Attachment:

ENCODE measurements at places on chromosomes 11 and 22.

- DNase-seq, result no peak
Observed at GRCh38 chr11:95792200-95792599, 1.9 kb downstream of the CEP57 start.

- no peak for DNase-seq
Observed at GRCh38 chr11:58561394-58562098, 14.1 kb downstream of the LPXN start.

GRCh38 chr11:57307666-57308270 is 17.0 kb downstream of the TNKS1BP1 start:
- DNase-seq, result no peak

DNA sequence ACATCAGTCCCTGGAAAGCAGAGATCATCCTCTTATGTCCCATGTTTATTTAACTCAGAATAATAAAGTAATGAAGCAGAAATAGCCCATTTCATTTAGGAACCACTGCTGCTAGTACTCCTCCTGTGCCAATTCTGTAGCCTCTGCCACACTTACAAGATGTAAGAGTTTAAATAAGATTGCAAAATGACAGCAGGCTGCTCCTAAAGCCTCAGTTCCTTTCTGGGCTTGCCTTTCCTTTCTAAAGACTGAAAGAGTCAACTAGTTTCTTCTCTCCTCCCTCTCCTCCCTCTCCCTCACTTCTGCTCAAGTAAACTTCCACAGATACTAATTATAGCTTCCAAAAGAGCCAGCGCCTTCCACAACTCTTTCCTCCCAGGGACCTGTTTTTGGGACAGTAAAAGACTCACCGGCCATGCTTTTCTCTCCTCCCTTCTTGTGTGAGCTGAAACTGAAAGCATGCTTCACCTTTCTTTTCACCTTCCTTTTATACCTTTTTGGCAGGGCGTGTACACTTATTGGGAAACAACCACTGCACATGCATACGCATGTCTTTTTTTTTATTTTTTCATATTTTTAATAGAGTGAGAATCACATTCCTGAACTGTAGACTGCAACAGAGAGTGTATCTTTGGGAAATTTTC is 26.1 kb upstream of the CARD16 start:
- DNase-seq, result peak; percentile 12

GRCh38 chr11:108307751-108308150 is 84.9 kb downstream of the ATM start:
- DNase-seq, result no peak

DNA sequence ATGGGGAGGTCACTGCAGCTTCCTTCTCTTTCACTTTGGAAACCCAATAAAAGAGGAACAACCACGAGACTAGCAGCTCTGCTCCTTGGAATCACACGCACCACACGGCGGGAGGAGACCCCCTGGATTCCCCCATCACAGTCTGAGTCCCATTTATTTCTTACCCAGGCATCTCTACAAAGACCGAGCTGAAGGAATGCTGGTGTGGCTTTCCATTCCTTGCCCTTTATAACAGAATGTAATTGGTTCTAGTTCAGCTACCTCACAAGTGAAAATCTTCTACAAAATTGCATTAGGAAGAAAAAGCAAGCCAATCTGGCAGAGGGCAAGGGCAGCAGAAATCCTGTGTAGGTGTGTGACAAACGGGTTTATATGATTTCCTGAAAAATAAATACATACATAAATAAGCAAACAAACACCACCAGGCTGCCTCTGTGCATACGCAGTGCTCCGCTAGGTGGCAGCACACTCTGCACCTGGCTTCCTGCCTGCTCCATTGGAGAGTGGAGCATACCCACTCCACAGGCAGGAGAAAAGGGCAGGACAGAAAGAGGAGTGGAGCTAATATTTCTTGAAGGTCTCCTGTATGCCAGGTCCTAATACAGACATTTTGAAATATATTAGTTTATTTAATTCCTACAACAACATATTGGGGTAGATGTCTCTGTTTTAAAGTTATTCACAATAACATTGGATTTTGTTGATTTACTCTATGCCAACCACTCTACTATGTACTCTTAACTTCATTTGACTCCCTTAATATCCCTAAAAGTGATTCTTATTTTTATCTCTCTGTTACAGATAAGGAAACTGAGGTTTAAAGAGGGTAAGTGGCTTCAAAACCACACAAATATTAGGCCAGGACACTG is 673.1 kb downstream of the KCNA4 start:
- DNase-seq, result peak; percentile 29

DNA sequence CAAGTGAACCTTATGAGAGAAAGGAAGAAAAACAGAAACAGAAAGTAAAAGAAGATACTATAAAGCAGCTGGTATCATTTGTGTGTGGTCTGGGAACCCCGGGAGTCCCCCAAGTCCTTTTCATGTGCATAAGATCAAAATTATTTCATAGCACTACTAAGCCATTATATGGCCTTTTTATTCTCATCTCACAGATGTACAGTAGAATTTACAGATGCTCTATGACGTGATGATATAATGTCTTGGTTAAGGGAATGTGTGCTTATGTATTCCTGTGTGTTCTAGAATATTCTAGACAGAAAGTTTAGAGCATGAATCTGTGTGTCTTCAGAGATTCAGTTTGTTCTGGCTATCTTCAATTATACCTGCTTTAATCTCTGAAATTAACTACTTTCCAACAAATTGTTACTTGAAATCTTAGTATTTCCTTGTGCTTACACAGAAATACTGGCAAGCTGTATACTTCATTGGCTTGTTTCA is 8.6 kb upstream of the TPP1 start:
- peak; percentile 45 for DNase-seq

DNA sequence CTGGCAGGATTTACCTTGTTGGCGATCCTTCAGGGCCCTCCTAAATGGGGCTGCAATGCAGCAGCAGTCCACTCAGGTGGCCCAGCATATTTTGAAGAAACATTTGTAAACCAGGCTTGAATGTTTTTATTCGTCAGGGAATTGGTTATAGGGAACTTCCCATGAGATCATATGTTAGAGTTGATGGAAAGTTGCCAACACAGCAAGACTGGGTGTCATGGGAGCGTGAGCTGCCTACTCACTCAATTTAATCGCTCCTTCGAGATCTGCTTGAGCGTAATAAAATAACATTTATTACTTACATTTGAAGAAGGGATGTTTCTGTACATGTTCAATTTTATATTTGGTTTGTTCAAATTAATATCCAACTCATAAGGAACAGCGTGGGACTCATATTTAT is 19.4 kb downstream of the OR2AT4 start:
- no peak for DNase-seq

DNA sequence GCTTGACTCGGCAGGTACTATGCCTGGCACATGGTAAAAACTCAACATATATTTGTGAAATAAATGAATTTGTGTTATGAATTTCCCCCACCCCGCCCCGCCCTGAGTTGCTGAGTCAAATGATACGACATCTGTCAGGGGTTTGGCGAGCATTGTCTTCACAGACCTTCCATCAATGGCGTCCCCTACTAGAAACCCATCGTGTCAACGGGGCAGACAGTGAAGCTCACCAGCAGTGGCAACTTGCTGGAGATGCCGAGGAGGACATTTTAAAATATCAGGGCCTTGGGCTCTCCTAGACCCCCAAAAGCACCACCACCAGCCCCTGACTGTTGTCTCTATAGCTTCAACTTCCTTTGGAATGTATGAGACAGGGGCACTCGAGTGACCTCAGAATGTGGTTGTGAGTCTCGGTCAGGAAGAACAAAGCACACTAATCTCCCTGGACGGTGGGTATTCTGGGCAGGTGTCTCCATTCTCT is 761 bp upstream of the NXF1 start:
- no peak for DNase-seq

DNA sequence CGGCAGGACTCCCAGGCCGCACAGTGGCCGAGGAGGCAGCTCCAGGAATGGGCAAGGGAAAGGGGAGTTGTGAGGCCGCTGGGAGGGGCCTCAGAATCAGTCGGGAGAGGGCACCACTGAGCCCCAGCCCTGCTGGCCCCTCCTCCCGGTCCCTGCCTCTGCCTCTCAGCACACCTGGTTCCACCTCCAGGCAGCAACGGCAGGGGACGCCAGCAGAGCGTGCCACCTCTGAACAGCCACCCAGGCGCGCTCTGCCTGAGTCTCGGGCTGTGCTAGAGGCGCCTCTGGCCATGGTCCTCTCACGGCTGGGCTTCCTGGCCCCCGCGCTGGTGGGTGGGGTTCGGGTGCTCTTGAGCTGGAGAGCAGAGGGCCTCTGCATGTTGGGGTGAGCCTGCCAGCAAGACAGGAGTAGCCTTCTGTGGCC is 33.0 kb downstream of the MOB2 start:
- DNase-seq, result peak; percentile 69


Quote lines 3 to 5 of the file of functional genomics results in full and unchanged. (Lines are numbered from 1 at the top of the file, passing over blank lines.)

Observed at GRCh38 chr11:95792200-95792599, 1.9 kb downstream of the CEP57 start.

- no peak for DNase-seq
Observed at GRCh38 chr11:58561394-58562098, 14.1 kb downstream of the LPXN start.